“Between 1998 and 2014, there were 123 unsuccessful attempts to develop drugs to treat Alzheimer’s – or as some call them “failures.” In that time frame, four new medicines were approved to treat the symptoms of Alzheimer’s disease; for every research project that succeeded, about 30 failed to yield a new medicine.”
Will any of them be successful? Why has it been so difficult to make headway into this disease.
We asked Dr. David Paydarfar, neurology chair at Dell Medical School, who is the lead investigator of a study on Alzheimer’s disease that is looking at people before they are diagnosed.
He has two theories:
- We need to be intervening much sooner, way before anyone is diagnosed, to stop the disease from progressing.
- There actually might not be one Alzheimer’s. There might be different kinds and the drug treatments that work for one might not work for all. The drugs we’ve been testing might actually have been effective but only for a subset of the disease.
Paydarfar says we need to get a better sense of what causes Alzheimer’s. He likens it to decades before when researchers thought that smoking was causing ulcers when actually it was bacteria.
“Research might be barking up the wrong tree,” he says. “Is there something that we’re missing?”
We also might be developing treatments that are one size fits all when really we need many different treatments for many different kinds of dementia.
Years ago, anyone with dementia was given an Alzheimer’s designation and then researchers started figuring out that in one kind of dementia that is now called vascular dementia people were actually having damage from a series of ministrokes. It wasn’t what we thought of as Alzheimer’s at all.
To make more breakthroughs in treatment of Alzheimer’s or what we’ve been calling Alzheimer’s, Paydarfar is looking at better predicting with certainty down to the exact person who will get the disease. He and other researchers are trying to find biomarkers. Knowing with certainty that a person is going to get Alzheimer’s will help scientists develop treatments that are preventative rather than restorative.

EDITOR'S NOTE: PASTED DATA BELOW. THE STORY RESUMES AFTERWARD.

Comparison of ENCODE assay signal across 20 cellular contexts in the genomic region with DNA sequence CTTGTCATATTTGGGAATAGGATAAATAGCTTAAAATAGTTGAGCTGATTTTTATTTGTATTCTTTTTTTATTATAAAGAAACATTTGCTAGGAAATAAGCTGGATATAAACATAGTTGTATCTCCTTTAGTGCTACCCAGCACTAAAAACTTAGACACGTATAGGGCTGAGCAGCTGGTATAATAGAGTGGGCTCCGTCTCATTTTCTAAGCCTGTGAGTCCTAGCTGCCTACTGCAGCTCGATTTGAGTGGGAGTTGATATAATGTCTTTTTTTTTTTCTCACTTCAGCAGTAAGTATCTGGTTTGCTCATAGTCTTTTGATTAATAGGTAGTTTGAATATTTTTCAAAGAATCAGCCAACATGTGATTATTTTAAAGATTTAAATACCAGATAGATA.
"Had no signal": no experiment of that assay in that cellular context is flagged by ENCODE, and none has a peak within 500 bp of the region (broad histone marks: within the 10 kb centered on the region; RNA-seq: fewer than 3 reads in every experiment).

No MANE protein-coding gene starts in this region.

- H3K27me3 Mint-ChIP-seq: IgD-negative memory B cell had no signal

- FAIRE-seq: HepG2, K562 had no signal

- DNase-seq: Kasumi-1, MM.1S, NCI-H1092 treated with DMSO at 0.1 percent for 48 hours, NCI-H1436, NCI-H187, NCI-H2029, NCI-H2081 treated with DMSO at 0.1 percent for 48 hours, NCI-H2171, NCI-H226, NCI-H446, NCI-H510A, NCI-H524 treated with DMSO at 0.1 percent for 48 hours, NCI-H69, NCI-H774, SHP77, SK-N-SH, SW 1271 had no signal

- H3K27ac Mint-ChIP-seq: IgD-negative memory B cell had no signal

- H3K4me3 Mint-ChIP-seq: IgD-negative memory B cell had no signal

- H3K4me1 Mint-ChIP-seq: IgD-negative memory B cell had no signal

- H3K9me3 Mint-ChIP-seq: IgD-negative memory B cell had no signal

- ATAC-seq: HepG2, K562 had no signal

He’s also looking at improved imagery of the brain that will allow us to better track the progression of the disease as well as to better track the progress of treatments.
He also wonders if the disease is not a reaction by the body’s immune system to an infection or inflammation. He points to people with vascular dementia who experience a worsening of symptoms every time they have a minor infection.
While there’s nothing coming down the pipe from drug developers that has gotten beyond stage two or stage three in trials, he remains an optimist. In his career as a neurologist, he has seen remarkable strides made in the treatment of multiple sclerosis and in the treatment of strokes.
“I came into neurology at a time when there were very few treatments for any neurological diseases,” he says. He remembers hospitals with entire wards of people with MS. Now they are getting treatment at home.
And in strokes, “prevention and treatment when it’s happening has just been breathtaking.”
He hopes for a substantial breakthrough in the next five years. “I’ve seen it happen twice now,” he says. “With the right investment, leadership and talent, I feel very optimistic.”
Walk to End Alzheimer’s
8 a.m. Sunday
Travis County Expo Center, 7311 Decker Lane
Register at act.alz.org